Once again it's time for me to give my usual words of wisdom about OS upgrades, this is not my first rodeo, I've been doing Mac operating system updates/upgrades since the mid 80's.
1) Do not try to upgrade the current bootable partition when booted from the same partition. Things go MUCH smoother if you boot from a partition OTHER than the one you are upgrading. Hard drive space is so cheap, external drives are available for under $50. Cloning software is readily available, in many cases free, and work extremely well with proven track records. There is no excuse not to have extra Mac bootable partitions, either on your main boot drive, or an external drive.
Either clone your current working partition or create a new one by doing a fresh install. A fresh install of Mojave will easily fit in under 30GB of space. Even if you clone your current working partition, no matter how large it is, you don't have to clone the whole thing, just operating system. Leave out all unnecessary apps. It will fit in under 30 GB of space.
30GB is nothing when you can buy 1TB and 2TB external drives for under $50 on sale from any Office you know what store in Your Town USA any day of the week, or A^&zon, New%gg, BBuy.
Using this method (booting from another drive or partition other than the one I want to update/upgrade) I RARELY have any issues at all.
2) When an app developer hasn't confirmed their app works with the new macOS, don't go upgrading and then expect the app to work, or complain afterwards ,when it doesn't. If a developer says upgrade the app BEFORE upgrading the OS, there is a reason, and don't say 'Oh, they just want to pick my pocket for updates every time Apple changes the OS. The only thing these developers do is just change the version numbers the program is compatible with.' I won't say that SOME developers don't do this, but the vast majority actually have to make changes to their app with each OS, often significant changes, changes that require new development, testing, QA, and so. Apple has a LONG history of changing technologies from release to release, sometimes right up to the last minute. So, when a developer doesn't have a compatible release of their app on DAY ONE that an Apple macOS upgrade is available, it's because even if they tested on beta releases of the OS, they want to be sure Apple didn't change something at the last minute that blows their app up.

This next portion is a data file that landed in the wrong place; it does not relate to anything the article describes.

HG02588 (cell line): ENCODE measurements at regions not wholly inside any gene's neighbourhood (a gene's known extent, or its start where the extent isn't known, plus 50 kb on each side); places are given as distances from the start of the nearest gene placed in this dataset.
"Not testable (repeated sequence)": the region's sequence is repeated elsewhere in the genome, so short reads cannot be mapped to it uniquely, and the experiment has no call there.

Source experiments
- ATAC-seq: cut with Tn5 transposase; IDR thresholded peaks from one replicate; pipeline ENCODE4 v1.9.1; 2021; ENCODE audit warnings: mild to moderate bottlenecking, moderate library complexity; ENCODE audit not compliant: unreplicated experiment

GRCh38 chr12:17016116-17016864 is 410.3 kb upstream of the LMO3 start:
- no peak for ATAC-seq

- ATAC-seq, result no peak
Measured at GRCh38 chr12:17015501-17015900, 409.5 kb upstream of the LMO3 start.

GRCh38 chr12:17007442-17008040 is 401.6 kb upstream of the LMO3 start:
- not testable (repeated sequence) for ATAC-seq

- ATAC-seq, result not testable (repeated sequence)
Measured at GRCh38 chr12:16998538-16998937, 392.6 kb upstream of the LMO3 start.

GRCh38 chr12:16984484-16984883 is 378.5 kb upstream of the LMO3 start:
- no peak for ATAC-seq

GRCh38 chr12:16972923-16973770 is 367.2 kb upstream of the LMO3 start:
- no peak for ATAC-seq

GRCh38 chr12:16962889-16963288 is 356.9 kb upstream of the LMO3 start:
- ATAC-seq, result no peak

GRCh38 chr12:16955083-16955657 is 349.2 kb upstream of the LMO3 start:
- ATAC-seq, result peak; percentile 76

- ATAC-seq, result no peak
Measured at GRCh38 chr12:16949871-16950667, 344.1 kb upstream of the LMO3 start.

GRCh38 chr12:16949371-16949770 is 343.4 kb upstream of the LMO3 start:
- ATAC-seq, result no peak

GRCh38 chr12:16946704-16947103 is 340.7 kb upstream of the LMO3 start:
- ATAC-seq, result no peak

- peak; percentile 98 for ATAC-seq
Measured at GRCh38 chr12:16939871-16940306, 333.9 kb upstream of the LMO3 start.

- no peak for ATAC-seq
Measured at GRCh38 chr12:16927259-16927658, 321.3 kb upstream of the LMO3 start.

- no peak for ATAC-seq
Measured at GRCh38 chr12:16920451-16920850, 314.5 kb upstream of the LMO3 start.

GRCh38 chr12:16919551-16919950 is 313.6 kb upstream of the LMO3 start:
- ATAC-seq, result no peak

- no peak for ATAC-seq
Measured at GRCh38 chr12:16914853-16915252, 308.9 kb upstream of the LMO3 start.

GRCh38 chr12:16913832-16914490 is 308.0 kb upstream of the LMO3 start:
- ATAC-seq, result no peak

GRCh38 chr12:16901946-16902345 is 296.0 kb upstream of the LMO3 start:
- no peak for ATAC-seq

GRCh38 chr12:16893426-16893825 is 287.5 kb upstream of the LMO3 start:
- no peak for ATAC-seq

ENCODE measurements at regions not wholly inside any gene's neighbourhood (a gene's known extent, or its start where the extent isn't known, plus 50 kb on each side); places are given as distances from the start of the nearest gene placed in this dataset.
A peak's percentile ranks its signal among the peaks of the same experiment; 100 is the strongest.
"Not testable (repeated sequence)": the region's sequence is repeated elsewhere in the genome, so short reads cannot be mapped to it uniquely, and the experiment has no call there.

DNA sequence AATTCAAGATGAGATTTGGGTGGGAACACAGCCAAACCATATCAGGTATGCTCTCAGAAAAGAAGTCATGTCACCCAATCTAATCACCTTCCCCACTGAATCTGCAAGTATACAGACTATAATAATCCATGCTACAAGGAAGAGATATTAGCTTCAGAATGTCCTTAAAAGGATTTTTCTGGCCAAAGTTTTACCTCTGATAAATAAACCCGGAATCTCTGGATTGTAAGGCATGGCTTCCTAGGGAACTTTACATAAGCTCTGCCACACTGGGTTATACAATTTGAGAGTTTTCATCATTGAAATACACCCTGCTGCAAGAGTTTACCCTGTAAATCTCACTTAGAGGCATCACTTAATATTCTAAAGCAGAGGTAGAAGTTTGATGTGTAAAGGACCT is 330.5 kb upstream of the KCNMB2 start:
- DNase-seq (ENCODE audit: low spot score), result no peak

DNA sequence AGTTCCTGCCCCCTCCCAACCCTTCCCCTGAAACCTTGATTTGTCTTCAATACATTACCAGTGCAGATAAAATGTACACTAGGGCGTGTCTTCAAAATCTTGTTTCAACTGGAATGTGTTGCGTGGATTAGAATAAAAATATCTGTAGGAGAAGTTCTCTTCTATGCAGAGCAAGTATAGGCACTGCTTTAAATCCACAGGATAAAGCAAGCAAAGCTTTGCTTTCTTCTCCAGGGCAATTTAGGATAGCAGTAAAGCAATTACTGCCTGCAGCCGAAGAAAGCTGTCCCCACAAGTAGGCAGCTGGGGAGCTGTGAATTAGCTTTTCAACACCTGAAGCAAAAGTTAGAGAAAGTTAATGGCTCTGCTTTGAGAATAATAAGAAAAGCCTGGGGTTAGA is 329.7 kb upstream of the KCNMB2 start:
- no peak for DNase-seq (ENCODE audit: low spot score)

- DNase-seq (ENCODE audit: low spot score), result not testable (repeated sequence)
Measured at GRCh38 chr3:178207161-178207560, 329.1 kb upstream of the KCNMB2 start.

3) Don't freakin' upgrade your day to day WORKING environment blindly, if you don't want to lose data. Again, with disk space being so available, clone your working environment, upgrade the clone copy first to make sure all is well. If no issues, great, clone the test partition back to your working partition and move on. NO risk to your working data or setup, NONE.
4) Broken record; backup your data/system before any major upgrade. I used to feel sorry for people who lost their data; no more, after 35+ years in tech, I'm jaded now. No backup, data loss, your fault, not Apple's. It's leading edge technology....and guess what, s&*t happens, even with the best planning. No, Apple didn't do it on purpose, for pete's sake. All those Apple programmers are just LIKE YOU, they have mortgages to pay, kids to put through college, elderly parents they have to take care of...they need their jobs...no, they didn't do it on purpose just to mess with people.
Mojave has fixed a lot of the rough edges that had accumulated since from Yosemite through High Sierra. IMO, it's the smoothest, and feels the 'nicest' macOS since ...oh, since maybe Snow Leopard, which I 'LOVED'. On recent hardware that is Metal compatible, it really moves along, feels and responds very 'snappy'. If you are in a business environment or depend on your Mac for lively-hood, I would still recommend waiting on updating till like maybe version 10.14.2 or something. For personal use, as long as you backup regularly and don't have apps you depend on that need to be updated to run on Mojave, feel free to jump in.